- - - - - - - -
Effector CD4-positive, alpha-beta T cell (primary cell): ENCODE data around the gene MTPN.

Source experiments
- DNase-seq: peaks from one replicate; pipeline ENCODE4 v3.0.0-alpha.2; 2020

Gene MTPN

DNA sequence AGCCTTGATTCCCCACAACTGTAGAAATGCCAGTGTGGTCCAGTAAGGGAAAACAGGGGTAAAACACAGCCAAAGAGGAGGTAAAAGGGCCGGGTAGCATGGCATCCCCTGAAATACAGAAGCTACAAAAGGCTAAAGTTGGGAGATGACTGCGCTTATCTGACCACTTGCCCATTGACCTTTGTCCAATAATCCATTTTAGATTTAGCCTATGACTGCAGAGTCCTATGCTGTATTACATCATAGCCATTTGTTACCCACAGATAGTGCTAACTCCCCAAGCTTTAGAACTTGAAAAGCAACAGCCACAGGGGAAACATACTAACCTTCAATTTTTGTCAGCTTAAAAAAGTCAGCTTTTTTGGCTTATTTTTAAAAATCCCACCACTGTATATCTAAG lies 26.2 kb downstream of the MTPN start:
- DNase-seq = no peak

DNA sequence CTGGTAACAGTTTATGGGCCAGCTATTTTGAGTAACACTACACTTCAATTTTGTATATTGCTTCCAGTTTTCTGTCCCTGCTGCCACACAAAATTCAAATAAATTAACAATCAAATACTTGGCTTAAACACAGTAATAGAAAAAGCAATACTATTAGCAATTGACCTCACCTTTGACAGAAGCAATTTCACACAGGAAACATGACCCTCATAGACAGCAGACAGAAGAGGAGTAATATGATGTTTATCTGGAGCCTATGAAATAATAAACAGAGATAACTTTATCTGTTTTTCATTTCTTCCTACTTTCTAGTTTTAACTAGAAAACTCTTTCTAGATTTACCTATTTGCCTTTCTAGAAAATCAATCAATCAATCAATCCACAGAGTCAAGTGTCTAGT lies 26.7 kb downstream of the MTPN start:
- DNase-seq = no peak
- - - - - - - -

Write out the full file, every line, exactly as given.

Effector CD4-positive, alpha-beta T cell (primary cell): ENCODE data around the gene MTPN.

Source experiments
- DNase-seq: peaks from one replicate; pipeline ENCODE4 v3.0.0-alpha.2; 2020

Gene MTPN

DNA sequence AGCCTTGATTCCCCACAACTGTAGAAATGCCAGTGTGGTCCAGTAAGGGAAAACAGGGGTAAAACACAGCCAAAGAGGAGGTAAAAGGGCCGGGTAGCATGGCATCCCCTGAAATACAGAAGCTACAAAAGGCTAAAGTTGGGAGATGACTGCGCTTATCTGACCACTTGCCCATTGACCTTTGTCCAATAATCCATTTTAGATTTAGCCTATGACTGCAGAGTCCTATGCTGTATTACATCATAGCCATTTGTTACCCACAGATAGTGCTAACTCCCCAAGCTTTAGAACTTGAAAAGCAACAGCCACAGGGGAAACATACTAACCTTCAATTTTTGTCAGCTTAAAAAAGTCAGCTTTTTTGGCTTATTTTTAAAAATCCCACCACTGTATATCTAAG lies 26.2 kb downstream of the MTPN start:
- DNase-seq = no peak

DNA sequence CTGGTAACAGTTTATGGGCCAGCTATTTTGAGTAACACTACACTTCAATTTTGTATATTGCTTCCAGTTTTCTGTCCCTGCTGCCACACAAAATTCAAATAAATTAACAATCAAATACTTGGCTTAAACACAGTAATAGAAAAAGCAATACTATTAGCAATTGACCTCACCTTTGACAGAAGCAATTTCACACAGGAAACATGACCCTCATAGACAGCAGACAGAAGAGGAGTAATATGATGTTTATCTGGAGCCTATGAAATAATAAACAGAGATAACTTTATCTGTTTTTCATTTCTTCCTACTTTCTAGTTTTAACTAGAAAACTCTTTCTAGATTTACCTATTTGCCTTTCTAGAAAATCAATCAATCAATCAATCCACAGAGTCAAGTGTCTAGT lies 26.7 kb downstream of the MTPN start:
- DNase-seq = no peak